Anything but Ramen: Mission statement

Food columnist Aaron Pellish on embarking on a culinary adventure.

When I was a little boy and my mother would cook food, I would think for what felt like long periods of time about exactly how it was possible.

I mean, I knew that she would bang pots and pans in the kitchen and then scream that dinner was ready, but everything in between was a bit unclear. So when I asked her how she made food, she had a fairly simple explanation that almost knocked me out of my seat.

“Well, I just take food and mix it with other food, and make it warm and put it on a plate.”

“That’s it?”

“Yes, Aaron. Now eat your noodles before they get cold.”

But I couldn’t eat my noodles. I was shocked by how simple it all seemed. She made cooking seem as easy as turning on the TV or kicking a ball (those were the only two things I had ever done up to that point). But her answer left me with more questions than I had before. Why did it take so long? What were the pots and pans for? Why was it different every time? How do you turn Cheerios into candy? Is my mom a witch?

I have never asked my mom any of these questions (except the witch one, which she suspiciously avoided), and even though I answered them with common sense as I grew older, my fearful fascination with cooking remained. The culinary arts have intrigued me in the darkest, most mysterious way possible, like a horror movie, or the Grand Canyon. As I grew older, I nurtured my attraction to cooking from a safe distance, mostly through the Food Network and "Top Chef" marathons, but I never really learned anything from those shows, and that was fine with me.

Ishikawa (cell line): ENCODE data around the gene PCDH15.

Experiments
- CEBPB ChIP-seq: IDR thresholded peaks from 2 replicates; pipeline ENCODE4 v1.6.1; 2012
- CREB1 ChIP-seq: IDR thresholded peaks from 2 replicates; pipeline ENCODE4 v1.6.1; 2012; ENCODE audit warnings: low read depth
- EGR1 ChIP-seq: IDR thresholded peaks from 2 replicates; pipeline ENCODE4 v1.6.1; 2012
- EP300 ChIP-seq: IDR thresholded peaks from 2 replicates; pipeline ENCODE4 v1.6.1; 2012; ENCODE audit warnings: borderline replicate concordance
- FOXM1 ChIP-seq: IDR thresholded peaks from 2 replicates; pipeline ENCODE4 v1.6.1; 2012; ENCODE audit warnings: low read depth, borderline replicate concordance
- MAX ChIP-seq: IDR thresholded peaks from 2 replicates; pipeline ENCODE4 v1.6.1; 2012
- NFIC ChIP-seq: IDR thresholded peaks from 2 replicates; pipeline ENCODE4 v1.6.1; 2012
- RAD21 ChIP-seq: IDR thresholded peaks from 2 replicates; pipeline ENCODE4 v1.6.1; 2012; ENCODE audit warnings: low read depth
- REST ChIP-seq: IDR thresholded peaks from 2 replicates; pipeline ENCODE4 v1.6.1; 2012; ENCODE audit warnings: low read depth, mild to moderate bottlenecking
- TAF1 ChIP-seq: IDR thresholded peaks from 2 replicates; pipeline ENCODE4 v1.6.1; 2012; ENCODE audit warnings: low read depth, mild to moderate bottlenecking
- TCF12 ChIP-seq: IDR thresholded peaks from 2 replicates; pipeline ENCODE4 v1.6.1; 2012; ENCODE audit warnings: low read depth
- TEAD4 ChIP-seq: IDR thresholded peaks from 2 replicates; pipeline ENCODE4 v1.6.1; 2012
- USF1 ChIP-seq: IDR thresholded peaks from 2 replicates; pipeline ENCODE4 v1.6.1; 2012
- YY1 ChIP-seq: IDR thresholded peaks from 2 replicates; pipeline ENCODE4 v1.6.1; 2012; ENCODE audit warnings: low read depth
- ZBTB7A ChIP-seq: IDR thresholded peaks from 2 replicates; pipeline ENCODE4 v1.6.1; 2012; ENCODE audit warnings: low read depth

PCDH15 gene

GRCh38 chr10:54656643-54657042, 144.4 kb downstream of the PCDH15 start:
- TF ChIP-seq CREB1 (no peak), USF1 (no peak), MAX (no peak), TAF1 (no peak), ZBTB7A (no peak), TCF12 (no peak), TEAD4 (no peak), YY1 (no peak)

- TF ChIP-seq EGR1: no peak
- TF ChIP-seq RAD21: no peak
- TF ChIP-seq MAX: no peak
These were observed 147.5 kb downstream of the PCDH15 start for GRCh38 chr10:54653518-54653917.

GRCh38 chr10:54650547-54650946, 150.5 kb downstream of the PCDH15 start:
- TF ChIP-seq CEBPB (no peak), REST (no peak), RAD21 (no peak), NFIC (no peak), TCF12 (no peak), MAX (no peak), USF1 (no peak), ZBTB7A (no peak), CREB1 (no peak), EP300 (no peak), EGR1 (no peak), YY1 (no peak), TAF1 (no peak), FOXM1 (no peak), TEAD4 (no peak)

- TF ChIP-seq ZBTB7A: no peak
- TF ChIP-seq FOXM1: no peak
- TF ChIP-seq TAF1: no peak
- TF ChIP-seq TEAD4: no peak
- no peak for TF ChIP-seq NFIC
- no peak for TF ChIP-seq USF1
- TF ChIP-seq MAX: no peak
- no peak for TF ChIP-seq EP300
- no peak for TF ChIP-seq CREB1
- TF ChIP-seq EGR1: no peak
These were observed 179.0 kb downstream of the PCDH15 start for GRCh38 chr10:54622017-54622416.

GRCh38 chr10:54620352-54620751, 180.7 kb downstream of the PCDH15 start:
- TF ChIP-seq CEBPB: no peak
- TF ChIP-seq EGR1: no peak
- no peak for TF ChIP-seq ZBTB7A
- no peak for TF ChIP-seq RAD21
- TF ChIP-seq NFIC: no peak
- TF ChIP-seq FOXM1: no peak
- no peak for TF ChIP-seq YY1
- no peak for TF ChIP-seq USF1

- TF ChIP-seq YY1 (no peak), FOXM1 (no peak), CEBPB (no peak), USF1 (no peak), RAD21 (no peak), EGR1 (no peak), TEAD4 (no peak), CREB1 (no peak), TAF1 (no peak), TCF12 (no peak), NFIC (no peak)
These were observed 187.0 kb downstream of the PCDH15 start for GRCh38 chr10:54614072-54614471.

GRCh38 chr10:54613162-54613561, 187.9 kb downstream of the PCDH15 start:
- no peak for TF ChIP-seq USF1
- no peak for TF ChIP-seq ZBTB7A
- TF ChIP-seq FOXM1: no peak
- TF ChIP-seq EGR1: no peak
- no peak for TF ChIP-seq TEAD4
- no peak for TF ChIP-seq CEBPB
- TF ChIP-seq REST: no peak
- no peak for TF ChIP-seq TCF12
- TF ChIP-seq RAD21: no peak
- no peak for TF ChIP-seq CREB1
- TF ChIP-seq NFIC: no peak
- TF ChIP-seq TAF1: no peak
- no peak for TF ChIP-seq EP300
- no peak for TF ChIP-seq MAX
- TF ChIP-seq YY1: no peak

Before I left for college last summer, my mom bought me a cookbook designed to teach teenagers how to cook simple meals for themselves as a “hint” as to what college might be like. She is not a subtle person.

Her gift might have been helpful if I didn’t panic and bury it under a stack of old books. My mom had made the implication that I will have to cook meals for myself, which was something that had never occurred to me until that moment. I was mildly terrified. She tried to explain that it wouldn’t be that big of a deal to learn to cook. I told her that I needed some time to think about my life.

That was nearly a year ago. Now, as I make plans to move into an apartment and truly live independently (so long, dining halls; I’ll never forget the times we shared…), I have decided to finally conquer my incredibly irrational fear of cooking and learn how to make meals of decent quality without resorting to leaving my home or overpaying at a restaurant. This decision was predominantly motivated by my even more irrational fear of resorting to eating ramen three times a day next year and dying of high blood pressure before spring break.

My goal is to be able to cook breakfast, lunch and dinner for at least three people and have it actually taste good without lighting something on fire, bleeding or crying. Hopefully, I can go home for Thanksgiving break and actually contribute a dish to the meal, only so I can see the look of shock on her face when I transform into a young Bobby Flay in her kitchen and chop a tomato so well that doves fly out of the blades of my knife. Or something like that — I haven’t really thought about it too much. All I know is that I am determined to learn how to cook, and I want to share my experience with you so that, when you learn how to cook, it won’t be as big and scary as it is for me.

And, if all goes according to plan, you will have learned my secret recipe for how to turn Cheerios into candy.

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